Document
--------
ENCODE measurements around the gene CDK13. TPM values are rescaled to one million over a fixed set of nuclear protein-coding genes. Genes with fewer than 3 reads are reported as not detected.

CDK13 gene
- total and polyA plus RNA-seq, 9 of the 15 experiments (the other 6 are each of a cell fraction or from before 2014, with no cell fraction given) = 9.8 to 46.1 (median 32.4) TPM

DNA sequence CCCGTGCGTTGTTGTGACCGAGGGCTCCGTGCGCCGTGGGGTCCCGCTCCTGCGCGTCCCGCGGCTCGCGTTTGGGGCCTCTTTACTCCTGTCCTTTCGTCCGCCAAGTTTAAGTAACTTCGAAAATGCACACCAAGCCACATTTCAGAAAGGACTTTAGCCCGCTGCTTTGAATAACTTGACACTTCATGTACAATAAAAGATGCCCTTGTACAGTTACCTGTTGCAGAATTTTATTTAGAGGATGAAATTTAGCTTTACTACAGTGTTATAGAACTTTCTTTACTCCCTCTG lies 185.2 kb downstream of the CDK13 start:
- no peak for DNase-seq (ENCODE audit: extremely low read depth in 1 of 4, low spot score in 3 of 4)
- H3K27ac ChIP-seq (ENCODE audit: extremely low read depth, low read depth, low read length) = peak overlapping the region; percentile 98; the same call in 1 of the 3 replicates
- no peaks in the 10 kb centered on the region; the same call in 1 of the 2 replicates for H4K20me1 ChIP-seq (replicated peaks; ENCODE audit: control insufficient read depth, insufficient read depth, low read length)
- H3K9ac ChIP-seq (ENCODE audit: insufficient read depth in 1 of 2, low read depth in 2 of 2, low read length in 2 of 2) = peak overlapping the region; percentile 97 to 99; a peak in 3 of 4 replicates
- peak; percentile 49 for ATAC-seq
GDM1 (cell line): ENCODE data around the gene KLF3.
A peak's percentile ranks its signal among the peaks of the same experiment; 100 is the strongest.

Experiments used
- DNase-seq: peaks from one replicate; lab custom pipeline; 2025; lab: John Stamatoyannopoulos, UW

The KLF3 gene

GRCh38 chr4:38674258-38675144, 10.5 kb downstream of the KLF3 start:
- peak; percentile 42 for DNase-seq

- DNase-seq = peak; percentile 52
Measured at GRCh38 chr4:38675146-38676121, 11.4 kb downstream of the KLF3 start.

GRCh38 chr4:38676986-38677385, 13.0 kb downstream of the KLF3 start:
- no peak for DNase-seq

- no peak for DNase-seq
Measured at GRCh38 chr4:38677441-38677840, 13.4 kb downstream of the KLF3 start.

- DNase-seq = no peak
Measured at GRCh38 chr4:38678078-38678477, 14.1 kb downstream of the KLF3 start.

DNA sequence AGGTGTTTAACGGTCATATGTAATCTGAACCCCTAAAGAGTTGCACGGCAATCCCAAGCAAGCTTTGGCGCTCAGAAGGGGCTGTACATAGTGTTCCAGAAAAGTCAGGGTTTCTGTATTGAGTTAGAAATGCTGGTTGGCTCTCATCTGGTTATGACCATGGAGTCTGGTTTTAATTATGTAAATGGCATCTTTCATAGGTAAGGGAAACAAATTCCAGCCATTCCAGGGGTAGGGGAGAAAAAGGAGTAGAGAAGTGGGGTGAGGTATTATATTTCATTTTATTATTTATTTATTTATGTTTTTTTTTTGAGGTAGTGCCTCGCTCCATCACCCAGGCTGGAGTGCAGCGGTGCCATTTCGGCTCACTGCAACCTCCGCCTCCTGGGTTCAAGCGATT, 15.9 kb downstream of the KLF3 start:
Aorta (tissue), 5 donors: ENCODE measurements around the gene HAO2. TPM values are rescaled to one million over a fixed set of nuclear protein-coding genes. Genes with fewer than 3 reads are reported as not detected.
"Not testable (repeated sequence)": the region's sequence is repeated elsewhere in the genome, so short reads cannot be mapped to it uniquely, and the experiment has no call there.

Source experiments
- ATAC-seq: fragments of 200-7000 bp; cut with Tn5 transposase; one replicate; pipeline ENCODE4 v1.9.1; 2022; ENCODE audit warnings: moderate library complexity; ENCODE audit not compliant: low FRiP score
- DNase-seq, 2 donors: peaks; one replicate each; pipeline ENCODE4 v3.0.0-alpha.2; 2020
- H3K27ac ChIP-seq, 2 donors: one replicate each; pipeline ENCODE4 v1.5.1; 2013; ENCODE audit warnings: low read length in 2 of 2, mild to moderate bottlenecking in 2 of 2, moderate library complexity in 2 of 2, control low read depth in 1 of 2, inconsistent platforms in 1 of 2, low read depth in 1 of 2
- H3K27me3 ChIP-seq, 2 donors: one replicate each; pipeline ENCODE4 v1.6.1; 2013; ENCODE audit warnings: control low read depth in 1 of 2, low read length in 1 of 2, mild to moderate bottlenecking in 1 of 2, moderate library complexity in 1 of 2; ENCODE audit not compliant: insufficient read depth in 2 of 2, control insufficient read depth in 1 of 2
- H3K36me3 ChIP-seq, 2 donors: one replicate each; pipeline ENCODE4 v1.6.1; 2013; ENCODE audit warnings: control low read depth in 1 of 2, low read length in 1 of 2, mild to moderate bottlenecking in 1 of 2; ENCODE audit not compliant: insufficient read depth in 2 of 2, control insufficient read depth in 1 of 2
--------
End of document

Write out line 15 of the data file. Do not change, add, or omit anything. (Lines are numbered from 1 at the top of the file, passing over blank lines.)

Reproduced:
GRCh38 chr4:38674258-38675144, 10.5 kb downstream of the KLF3 start: